Sphinx (New Olympian)

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This is a canon-in-training article. Information in this article is subject to change before it becomes canon.
Sphinx rescues Terry Chung.

Sphinx is a New Olympian girl, and one of several protagonists of the unmade spin-off The New Olympians.


Sphinx rescued Terry Chung from drowning when his boat was endangered by a storm, and afterwards brought him to New Olympus. When the New Olympians decided to make contact with the outside world, Sphinx accompanied Taurus, Talos, and Terry to the United Nations Building in New York City as the New Olympian delegation. [1]

Sphinx is one of those New Olympians in favor of making peace with the humans, and eventually enters into a Romeo-and-Juliet-style relationship with Terry, to the alarm and disapproval of many humans and New Olympians alike. [2][3]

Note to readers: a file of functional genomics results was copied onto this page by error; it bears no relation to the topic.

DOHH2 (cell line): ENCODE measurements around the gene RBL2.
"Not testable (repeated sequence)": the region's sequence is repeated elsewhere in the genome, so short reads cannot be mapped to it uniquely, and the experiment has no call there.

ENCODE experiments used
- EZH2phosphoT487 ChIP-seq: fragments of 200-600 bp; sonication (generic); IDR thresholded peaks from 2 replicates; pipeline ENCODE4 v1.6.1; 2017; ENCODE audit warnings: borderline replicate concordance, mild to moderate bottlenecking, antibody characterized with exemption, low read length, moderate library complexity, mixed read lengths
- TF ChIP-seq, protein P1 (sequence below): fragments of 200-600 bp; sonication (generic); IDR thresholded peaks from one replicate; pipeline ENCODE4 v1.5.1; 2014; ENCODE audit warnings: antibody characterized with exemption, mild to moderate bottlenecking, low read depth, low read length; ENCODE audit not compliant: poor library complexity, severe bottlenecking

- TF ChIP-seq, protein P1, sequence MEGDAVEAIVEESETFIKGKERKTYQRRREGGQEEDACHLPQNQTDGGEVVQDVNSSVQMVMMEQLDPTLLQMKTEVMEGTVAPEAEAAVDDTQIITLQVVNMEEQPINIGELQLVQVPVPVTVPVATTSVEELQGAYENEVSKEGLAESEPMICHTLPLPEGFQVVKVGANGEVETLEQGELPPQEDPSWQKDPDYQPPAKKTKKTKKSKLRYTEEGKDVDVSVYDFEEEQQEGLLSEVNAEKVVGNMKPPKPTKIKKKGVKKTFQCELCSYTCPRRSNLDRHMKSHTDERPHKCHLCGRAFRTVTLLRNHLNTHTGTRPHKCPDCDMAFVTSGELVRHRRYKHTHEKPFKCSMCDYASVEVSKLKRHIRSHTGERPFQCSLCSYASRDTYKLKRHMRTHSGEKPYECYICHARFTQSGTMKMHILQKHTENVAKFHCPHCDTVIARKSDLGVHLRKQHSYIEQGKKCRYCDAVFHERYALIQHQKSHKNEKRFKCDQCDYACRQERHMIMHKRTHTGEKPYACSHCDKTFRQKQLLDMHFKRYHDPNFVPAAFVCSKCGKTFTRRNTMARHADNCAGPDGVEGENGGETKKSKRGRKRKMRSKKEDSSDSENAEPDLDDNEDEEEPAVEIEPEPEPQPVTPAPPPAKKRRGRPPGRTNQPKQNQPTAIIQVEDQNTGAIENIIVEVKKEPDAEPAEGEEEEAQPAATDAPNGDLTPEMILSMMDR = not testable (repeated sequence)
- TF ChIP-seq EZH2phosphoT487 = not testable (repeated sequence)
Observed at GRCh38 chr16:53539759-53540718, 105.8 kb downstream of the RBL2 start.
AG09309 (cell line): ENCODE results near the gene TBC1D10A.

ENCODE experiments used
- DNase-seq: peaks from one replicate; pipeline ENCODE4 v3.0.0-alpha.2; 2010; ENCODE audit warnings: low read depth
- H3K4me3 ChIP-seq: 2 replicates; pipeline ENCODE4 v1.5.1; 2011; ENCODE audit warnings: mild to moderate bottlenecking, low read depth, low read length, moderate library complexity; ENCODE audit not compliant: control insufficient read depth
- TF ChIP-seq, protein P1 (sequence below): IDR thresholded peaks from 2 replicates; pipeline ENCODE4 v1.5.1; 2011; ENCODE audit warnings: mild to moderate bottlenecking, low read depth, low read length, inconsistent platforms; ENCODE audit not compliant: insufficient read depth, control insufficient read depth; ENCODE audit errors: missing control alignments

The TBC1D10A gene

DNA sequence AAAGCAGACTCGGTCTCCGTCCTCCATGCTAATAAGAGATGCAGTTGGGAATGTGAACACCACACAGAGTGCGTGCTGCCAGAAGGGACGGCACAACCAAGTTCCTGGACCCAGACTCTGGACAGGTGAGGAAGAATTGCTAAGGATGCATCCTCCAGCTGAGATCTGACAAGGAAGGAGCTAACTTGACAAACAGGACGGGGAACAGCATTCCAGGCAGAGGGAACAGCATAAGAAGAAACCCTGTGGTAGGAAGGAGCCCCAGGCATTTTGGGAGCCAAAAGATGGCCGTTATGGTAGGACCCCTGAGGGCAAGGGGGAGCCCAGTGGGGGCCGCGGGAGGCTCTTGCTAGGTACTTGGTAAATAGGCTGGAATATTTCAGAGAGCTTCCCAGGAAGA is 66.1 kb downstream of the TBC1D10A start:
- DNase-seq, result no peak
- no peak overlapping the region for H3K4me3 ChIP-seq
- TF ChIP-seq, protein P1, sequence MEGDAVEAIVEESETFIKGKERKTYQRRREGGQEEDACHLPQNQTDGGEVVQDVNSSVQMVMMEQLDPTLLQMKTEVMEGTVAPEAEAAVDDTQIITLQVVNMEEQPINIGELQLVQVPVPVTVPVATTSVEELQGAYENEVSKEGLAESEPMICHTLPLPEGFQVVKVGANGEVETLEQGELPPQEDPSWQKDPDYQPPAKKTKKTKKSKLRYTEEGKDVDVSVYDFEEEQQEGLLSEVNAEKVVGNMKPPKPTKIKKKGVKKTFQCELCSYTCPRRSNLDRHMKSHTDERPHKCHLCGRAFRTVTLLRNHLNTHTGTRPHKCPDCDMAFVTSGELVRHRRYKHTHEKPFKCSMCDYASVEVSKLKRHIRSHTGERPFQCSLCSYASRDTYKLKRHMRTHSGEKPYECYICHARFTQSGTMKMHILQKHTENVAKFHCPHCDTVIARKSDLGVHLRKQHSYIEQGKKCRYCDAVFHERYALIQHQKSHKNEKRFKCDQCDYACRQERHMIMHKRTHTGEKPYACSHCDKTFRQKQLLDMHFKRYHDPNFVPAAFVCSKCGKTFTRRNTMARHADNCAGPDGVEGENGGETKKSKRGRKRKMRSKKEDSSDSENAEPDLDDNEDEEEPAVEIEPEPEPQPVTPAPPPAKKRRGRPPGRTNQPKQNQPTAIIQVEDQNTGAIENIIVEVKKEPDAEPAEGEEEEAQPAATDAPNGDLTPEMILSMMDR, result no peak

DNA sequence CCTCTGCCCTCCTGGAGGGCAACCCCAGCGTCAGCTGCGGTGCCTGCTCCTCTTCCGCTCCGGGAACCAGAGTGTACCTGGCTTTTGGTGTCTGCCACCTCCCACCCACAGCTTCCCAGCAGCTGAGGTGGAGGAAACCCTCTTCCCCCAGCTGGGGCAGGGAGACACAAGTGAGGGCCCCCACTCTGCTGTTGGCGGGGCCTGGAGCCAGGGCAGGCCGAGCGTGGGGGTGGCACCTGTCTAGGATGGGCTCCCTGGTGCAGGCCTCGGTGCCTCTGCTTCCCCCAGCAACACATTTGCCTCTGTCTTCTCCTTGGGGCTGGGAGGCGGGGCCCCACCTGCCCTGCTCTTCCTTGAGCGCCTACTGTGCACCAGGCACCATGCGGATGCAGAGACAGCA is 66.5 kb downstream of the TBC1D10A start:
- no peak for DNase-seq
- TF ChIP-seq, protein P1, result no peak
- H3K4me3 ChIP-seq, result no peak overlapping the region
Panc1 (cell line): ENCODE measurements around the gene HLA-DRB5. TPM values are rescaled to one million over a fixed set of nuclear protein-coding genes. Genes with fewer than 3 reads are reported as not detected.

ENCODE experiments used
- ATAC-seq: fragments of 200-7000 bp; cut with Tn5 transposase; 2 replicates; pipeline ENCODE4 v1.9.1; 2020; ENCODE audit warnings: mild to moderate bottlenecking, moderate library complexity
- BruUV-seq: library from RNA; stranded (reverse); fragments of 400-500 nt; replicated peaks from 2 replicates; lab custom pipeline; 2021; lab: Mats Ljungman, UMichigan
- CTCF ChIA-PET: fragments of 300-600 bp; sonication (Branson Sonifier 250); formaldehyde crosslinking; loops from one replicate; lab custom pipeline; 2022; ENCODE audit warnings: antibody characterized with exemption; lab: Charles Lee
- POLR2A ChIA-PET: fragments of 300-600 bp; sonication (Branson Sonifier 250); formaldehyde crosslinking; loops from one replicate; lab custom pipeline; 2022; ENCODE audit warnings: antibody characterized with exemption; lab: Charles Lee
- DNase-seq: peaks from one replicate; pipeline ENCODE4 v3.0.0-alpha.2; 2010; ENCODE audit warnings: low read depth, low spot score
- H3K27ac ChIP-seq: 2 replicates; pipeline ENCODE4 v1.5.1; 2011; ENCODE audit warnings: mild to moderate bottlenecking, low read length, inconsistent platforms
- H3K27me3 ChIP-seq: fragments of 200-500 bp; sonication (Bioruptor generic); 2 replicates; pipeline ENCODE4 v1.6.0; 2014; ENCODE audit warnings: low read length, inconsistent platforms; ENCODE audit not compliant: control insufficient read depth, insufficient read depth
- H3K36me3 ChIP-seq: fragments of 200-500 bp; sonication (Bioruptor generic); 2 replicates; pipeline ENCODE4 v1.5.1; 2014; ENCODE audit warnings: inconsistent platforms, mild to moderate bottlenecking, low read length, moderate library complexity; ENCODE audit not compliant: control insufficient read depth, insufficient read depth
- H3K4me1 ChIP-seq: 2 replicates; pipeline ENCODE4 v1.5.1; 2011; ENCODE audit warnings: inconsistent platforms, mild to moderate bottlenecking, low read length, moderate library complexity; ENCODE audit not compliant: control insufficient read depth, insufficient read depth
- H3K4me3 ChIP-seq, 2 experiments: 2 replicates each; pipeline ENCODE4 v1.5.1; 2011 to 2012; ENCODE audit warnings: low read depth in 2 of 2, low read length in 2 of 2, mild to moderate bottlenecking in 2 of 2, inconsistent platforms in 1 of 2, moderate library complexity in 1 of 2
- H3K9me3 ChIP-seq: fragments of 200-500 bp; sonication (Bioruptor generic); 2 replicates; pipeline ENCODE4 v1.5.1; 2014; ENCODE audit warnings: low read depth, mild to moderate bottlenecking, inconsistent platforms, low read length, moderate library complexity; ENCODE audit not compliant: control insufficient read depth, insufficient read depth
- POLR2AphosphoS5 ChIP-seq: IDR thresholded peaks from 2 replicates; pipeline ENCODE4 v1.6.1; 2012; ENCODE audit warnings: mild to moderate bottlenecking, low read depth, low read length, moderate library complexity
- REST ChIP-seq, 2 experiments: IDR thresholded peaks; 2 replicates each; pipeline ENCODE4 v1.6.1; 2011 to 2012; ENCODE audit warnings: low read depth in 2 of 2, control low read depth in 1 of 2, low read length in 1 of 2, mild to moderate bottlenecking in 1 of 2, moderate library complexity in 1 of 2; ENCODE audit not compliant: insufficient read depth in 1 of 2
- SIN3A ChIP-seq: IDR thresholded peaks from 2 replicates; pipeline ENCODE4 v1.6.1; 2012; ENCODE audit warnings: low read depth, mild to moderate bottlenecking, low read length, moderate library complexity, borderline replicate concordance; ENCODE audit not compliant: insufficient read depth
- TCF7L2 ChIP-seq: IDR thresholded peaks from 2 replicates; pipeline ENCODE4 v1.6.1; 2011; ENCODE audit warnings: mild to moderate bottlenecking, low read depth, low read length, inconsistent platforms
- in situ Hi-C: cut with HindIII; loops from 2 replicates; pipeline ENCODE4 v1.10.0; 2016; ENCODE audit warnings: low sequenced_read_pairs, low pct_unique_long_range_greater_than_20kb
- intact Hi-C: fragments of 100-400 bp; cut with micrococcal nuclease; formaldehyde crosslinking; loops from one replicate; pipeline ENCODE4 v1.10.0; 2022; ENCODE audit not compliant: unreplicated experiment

Sphinx looks like a young blond-haired, gargoyle-like woman with feathered wings and some mildly feline features, including a tail. Despite the superficial similarities, Sphinx is not a gargoyle, but a pure New Olympian. Her wings enable her to actually fly, not just glide as gargoyles do. She is at least strong enough to carry Terry while she is flying. [4] Before meeting Terry, she was a student. [5]

(Terry mistakes her for an angel when she first appears to rescue him at sea). [6]

Real World Background

Sphinx is named after the original Sphinx of Greek mythology, which resembled a winged lioness with a woman's head, one of the many offspring of Echidna. It perched atop a great rock overlooking the road to Thebes, and asked everyone who passed by it on the way to that city a riddle: "What has four legs in the morning, two legs at noon, and three legs in the evening?" If they could not answer the riddle correctly, it devoured and ate them. At last, the young Oedipus encountered the Sphinx on his way to Thebes, and correctly solved the riddle: the answer was man, for an infant crawls on all fours, a grown man stands upright, and an old man uses a cane. The enraged Sphinx promptly threw itself off the rock to its death. Presumably, the present-day Sphinx is a much more pleasant person than her mythological namesake.

See Also